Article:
Bart, fed up with Homer's neglect, joins the Big Brother program posing as an abandoned child so he can hang out with a better father figure. Homer finds out about Bart's cool, new friend, Tom, and exacts his revenge by donating his time as a big brother to a real orphan named Pepi.
After playing soccer, Bart waits for Homer to pick him up. At the Simpson residence, Marge reminds Homer to go and get Bart on her way out the door—Homer says "I'm on my way", but unknown to Marge he is saying this because he is watching Wheel of Fortune and the exposed letters spell out "I'M ON MY WA*". Homer was so focused on the game show that he didn't hear what Marge said, and he forgets to pick up Bart. Bart is left alone as a storm approaches. Many occurrences at home remind Homer that he was meant to do something, but he cannot recall what. When Homer finally remembers after a dream about seeing Bart's skeleton on a soccer field, he rushes out to pick up Bart (who is very angry) and tries to put the issue behind them. But Bart is not buying. Bart then imagines Homer's face melting while he says "Now how bout a hug?".
When they return home, Bart watches TV when a television commercial for a mentor program called Bigger Brothers comes up. This gives him an idea and he goes to the Bigger Brothers Agency disguising himself with accent as a brave young boy whose father left him six years ago. Afterwards, Bart is assigned a big brother called Tom whom Bart first meets when he comes to school to pick Bart up by letting him ride on the back of his motorcycle. Later on, Bart and Tom meet up for Tomato Day at the Springfield Stadium (the purpose of the tomatoes is revealed when a recruiter for the Springfield Communist Party is introduced on the field before the start of the game; he is pelted with tomatoes before he can begin his speech, and remarks that it is at least better than "Dart Day"). Afterwards, they go to lift weights and watch Ren and Stimpy. Eventually, Homer finds out about Bart's Bigger Brother and angrily confronts him about the issue. Homer decides to go to the Bigger Brothers Agency to get revenge by being assigned a replacement son. There, he is assigned a child named Pepe (whom he calls "Pepsi" for a brief period). Homer shows Pepe the garage door, "a wonder of modern technology" and then the two look at the stars together.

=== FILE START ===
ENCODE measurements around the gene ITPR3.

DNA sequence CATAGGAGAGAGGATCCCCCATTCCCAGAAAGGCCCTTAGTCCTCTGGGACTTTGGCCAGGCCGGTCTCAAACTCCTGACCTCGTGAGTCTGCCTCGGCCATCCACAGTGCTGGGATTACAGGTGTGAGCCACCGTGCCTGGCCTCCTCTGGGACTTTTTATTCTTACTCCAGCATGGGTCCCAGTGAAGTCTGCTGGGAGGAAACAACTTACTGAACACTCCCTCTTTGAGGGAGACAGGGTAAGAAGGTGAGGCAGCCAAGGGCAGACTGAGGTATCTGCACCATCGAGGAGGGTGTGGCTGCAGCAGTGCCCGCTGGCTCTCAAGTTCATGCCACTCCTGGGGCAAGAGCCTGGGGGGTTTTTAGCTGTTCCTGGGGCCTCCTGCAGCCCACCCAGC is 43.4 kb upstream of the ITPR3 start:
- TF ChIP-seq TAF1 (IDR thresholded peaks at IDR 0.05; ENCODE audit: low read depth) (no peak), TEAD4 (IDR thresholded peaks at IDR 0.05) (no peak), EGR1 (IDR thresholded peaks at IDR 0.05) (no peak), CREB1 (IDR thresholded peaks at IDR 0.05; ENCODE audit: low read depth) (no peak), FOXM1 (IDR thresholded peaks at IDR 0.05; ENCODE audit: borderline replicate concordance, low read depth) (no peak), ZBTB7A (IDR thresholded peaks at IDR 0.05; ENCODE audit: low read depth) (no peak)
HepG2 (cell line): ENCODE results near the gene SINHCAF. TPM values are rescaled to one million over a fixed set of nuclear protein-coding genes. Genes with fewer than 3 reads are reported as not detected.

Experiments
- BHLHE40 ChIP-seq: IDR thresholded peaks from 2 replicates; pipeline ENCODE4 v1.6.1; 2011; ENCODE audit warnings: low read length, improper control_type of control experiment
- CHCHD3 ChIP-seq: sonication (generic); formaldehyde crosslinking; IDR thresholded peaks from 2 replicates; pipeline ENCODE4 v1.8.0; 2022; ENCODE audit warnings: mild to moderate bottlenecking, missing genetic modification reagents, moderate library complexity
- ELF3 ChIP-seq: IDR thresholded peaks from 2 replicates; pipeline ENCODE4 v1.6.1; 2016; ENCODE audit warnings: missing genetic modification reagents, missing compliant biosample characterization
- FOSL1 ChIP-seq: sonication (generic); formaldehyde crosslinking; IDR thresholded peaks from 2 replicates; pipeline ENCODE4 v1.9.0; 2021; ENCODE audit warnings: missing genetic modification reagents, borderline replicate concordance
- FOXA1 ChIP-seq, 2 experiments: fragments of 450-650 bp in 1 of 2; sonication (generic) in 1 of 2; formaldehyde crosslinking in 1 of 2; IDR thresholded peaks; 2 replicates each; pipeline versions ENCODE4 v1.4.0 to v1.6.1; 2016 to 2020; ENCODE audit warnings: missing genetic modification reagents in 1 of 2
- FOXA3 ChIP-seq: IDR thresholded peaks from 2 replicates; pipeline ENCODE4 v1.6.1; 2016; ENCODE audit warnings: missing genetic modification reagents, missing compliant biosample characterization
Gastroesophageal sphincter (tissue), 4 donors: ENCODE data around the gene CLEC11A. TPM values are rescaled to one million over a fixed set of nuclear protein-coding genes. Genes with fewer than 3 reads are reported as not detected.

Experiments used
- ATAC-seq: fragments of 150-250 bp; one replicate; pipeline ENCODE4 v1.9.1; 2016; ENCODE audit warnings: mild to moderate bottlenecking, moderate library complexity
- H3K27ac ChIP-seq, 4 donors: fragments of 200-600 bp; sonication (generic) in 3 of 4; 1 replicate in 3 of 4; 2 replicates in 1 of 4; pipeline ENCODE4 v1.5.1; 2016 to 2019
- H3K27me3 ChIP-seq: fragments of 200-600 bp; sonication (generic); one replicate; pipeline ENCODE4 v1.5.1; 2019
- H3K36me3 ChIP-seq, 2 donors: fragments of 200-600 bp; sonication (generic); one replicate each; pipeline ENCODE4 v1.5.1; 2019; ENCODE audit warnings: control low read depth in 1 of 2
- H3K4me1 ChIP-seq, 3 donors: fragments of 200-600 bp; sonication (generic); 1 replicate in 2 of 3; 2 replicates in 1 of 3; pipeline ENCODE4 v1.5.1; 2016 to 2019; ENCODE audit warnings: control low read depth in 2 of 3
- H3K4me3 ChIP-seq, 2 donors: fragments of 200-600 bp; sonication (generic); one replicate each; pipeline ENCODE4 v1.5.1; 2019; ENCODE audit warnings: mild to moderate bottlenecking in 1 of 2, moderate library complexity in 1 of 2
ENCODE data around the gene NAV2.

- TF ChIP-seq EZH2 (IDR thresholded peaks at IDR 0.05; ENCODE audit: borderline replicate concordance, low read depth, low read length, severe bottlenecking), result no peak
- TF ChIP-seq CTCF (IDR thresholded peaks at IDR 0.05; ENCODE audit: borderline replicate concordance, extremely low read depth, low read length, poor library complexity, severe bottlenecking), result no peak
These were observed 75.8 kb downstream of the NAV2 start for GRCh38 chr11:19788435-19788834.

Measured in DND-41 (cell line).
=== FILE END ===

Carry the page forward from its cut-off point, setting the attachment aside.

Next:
Meanwhile back at the Simpsons' household, Marge finds a $378.53 phone bill for calls made to The Corey Hotline. Because of this, Marge headed up to talk to Lisa who is hiding in her room, as the entrance is decorated with a Corey poster. Marge tells Lisa that she understands what Lisa is going through and that when she was a girl she had a crush on a young man named Bobby Sherman. This revelation causes Lisa to laugh uproariously. Even so, in the end Lisa promises her mother "...you'll never be billed for another call." However, Lisa continues to make calls to the hotline from such places as Doctor Hibbert's office and from a phone at Springfield Elementary. After Principal Skinner catches her calling the hotline, he calls Marge. In Skinner's office, Marge suggests that Lisa try to go until 12 o'clock that evening without calling the hotline; if she can do so, she will have conquered her addiction. Lisa is eventually able to make it after a struggle.